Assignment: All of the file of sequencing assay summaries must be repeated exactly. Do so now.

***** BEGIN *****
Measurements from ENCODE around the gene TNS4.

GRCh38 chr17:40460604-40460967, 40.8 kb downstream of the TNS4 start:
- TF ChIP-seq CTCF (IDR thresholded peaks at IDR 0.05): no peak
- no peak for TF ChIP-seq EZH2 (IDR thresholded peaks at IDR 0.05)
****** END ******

Measurements from ENCODE around the gene TNS4.

GRCh38 chr17:40460604-40460967, 40.8 kb downstream of the TNS4 start:
- TF ChIP-seq CTCF (IDR thresholded peaks at IDR 0.05): no peak
- no peak for TF ChIP-seq EZH2 (IDR thresholded peaks at IDR 0.05)